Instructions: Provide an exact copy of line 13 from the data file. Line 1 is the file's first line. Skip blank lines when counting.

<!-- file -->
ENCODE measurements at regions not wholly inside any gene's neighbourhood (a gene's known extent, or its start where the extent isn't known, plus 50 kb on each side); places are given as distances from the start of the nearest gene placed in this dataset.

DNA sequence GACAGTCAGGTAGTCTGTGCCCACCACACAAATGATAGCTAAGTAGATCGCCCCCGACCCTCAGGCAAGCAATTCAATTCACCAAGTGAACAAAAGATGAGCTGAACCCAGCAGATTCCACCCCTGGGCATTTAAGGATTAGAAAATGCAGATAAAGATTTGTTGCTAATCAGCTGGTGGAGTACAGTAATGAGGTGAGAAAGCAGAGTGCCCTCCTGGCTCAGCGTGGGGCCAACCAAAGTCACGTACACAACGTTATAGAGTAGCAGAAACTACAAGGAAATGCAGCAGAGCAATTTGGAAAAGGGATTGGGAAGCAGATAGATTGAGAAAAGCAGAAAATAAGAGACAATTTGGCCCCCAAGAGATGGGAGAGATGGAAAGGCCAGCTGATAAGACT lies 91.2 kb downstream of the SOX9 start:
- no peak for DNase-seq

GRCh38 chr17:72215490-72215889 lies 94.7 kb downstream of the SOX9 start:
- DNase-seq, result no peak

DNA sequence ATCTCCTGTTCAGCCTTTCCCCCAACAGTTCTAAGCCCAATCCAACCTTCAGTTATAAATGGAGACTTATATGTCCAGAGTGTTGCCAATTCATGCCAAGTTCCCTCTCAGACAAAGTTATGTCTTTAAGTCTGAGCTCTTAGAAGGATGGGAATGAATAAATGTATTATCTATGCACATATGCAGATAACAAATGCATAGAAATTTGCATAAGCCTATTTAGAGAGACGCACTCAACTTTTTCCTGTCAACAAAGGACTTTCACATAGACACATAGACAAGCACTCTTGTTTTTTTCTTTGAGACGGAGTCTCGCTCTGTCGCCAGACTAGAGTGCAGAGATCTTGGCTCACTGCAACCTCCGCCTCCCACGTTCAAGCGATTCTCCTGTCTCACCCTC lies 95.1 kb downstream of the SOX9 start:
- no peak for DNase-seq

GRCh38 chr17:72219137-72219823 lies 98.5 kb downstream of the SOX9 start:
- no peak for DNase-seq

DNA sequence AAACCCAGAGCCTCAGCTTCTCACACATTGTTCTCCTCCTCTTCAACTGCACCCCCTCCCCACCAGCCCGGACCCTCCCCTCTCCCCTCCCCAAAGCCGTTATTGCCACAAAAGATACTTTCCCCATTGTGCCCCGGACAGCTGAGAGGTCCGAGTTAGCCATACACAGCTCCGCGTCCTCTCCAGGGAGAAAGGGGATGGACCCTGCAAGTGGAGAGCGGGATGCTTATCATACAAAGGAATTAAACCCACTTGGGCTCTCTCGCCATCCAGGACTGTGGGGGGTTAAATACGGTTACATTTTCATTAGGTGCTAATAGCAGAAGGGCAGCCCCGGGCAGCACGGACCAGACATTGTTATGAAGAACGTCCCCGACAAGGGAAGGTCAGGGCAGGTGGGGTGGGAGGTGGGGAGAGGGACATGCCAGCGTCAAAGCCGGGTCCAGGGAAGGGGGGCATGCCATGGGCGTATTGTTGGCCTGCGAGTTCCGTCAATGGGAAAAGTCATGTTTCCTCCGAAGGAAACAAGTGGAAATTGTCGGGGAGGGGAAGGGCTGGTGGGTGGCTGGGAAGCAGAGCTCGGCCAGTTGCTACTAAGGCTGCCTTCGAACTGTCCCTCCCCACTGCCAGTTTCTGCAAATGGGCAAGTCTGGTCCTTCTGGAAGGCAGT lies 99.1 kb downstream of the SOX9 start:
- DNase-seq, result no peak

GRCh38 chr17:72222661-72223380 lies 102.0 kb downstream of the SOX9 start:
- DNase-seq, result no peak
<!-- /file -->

- DNase-seq, result no peak